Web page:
Wednesday, April 27, 2016

ISP Review 2016

Lyn's team got together last week to review her individualized service plan (ISP) for the 2016-2017 year.  Her year starts in August and there are changes to her budget.

The Community Access program has been added to the budget.  There is an allotment for her to start using the Community Access before August and Mom and Lyn will be meeting with the service coordinator tomorrow morning.  They will determine how many times between now and the start of the budget year Lyn will be able to use the Community Access.  As a reminder, Community Access provides one-on-one interaction between a staff member and Lyn in the community.  Perhaps they will go to the park or an art venue.  They may go bowling or another activity which Lyn finds easy.

The Behavior Therapy is being removed from Lyn's ISP.  She does not have a behavior problem.  She has Alzheimer's.  Lyn may see her behavior therapist between now and August.  However, we're not holding our breath because the therapist has seen Lyn only once in the last 5 months.  The offered explanation for the absence was a broken thumb.

The team has also agreed that when Lyn is out and about, she should be kept off the highway.  She now finds it overly stimulating and anxiety inducing.  She does better on surface streets.  When I visit next month, we may even have to take surface streets to get to Santa Fe if we decide to go there.  It's totally doable if we go North along the old roads and not the more modern I-25 route.  It may take longer to get Lyn where she needs to go, but it is worth it if it helps keep her calmer.

Mom reports that this ISP meeting was the longest yet.  Lyn's team is bigger now than in previous years.  Additionally, when Lyn interjected into the conversation, the team would stop and listen to her, acknowledging her input even though it didn't pertain to the topic at hand.  Lyn's not able to follow the conversation well any longer and her participation means the meeting is not going to be as efficient as it once was.  While the meeting could be scheduled while she's at day hab, it is important for Lyn to feel she has a voice in her care and that she's listened to and respected.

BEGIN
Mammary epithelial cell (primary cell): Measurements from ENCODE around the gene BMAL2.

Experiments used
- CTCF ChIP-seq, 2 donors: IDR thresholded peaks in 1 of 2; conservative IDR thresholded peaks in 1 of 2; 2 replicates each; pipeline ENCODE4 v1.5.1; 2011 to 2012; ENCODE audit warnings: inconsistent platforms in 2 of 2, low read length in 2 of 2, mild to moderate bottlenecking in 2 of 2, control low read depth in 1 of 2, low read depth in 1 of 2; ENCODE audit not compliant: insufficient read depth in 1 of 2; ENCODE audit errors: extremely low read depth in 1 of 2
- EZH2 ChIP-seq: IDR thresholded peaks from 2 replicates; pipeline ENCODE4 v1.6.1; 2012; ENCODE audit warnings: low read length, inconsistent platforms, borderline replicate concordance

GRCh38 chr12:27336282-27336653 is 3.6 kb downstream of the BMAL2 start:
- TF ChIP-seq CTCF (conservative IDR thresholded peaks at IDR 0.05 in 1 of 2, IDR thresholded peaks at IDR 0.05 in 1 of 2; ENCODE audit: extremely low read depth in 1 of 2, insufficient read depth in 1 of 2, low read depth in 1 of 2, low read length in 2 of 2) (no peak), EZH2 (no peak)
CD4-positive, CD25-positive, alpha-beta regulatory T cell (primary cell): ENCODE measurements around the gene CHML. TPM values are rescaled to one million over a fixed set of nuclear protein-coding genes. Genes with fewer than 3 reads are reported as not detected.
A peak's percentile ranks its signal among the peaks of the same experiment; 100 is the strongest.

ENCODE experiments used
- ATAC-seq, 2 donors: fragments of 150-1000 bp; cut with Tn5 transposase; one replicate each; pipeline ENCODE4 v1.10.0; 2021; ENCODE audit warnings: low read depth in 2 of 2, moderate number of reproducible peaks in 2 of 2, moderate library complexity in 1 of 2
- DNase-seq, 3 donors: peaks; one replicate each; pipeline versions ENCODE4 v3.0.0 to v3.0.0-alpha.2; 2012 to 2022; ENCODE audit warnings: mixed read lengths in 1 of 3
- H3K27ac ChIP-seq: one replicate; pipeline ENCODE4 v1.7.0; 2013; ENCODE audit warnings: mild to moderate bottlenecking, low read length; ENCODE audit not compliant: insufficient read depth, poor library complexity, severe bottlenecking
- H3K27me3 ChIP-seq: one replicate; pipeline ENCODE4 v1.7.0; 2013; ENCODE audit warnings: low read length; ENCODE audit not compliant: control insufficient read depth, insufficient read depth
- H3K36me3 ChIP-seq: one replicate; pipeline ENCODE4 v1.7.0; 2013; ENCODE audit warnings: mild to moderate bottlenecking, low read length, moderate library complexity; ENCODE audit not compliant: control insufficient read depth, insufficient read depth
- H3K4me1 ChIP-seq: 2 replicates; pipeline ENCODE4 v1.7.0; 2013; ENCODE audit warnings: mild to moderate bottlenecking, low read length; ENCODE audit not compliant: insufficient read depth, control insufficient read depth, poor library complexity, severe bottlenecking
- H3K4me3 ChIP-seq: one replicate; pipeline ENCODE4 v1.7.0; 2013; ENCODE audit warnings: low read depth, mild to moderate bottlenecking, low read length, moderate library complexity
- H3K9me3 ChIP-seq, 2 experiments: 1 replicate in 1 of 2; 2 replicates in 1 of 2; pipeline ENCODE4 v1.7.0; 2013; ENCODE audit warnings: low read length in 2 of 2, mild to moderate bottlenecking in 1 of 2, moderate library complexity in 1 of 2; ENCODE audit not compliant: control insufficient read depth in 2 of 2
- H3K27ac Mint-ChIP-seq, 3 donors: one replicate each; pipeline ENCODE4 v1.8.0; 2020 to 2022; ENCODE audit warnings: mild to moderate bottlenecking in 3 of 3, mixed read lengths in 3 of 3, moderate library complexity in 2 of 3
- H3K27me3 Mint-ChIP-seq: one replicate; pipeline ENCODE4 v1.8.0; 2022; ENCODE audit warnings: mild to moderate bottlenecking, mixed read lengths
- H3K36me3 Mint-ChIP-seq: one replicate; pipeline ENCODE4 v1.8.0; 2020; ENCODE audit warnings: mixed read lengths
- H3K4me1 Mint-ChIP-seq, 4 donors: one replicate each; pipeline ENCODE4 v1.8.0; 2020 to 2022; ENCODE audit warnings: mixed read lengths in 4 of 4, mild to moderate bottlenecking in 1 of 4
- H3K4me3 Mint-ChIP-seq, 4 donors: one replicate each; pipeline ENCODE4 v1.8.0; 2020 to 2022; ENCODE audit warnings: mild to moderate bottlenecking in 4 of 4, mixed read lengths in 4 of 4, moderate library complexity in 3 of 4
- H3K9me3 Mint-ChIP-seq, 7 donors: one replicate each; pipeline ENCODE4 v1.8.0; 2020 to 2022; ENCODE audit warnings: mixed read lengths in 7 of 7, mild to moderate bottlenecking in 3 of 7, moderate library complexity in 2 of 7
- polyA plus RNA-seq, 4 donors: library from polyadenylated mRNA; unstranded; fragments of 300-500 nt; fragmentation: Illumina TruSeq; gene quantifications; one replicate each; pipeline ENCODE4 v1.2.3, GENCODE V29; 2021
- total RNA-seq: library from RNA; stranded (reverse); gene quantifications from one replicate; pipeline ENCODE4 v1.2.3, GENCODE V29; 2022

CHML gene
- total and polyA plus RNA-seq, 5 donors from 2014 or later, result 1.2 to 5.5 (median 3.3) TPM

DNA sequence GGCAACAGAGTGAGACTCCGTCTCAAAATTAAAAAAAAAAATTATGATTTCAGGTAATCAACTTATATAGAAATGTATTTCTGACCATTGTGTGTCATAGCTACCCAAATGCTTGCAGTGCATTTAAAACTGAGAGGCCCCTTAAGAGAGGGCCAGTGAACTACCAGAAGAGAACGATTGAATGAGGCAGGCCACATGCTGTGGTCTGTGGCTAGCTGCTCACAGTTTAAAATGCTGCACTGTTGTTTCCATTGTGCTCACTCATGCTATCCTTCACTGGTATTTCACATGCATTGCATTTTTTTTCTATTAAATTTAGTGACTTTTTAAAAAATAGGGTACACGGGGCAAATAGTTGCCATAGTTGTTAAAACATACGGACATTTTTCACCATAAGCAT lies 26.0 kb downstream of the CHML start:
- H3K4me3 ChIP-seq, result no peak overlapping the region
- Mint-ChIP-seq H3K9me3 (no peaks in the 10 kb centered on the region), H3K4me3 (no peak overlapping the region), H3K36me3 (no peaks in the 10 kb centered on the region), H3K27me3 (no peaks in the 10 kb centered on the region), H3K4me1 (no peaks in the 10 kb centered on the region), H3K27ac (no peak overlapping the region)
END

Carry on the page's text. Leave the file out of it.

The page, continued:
Tuesday, April 26, 2016

MRI 2016

Lyn's doctor had asked that a new MRI be done.  The results are in and they're nothing shocking or unusual.

Lyn's brain is still looking pretty normal.  There's no significant loss of volume in her brain yet.  In five years, there could be substantial loss of volume and ultimately as much as 100 grams lost.  There is also no acute or sub-acute evidence of infarct.  In other words, she has no evidence of dead tissue as a result of loss of blood supply.  The ventricles are still normal in size.  As the volume of her brain decreases, they will increase in size.  There is no sign of aneurysm nor any abnormal structures in her brain.

So, what does this tell us?  Nothing new or different.  It just provides us with another comparative data point.

Monday, April 25, 2016

While We Were Away

While we were away, quite a bit has happened.  Nothing bad.

Lyn's MRI results came back.  I'll share them tomorrow.

Lyn's annual ISP review happened.  We'll talk about that later in the week.